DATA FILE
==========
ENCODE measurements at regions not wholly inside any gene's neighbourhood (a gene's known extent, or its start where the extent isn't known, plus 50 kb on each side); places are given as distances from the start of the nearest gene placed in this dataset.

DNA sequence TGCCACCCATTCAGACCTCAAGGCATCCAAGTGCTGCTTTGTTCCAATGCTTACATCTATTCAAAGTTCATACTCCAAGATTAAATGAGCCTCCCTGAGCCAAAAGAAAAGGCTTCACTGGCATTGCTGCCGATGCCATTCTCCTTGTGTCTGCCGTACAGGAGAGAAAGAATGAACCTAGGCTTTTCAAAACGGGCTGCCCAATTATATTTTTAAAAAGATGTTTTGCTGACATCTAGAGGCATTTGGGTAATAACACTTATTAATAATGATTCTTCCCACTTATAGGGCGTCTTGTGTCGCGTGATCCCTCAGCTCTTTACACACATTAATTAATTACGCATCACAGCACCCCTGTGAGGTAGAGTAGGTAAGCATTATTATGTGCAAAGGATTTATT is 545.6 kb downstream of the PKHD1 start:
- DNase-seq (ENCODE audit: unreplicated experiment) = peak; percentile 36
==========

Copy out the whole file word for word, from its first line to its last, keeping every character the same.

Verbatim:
ENCODE measurements at regions not wholly inside any gene's neighbourhood (a gene's known extent, or its start where the extent isn't known, plus 50 kb on each side); places are given as distances from the start of the nearest gene placed in this dataset.

DNA sequence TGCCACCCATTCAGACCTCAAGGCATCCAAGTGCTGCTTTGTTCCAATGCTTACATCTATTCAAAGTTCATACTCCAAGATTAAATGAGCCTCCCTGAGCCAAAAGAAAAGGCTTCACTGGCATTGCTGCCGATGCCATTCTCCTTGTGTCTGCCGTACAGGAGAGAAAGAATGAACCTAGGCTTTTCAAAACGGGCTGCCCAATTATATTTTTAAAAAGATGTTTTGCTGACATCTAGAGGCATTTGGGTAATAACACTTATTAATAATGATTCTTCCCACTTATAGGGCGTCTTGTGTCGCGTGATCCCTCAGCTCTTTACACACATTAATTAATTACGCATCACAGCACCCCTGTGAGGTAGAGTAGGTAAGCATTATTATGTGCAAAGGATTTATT is 545.6 kb downstream of the PKHD1 start:
- DNase-seq (ENCODE audit: unreplicated experiment) = peak; percentile 36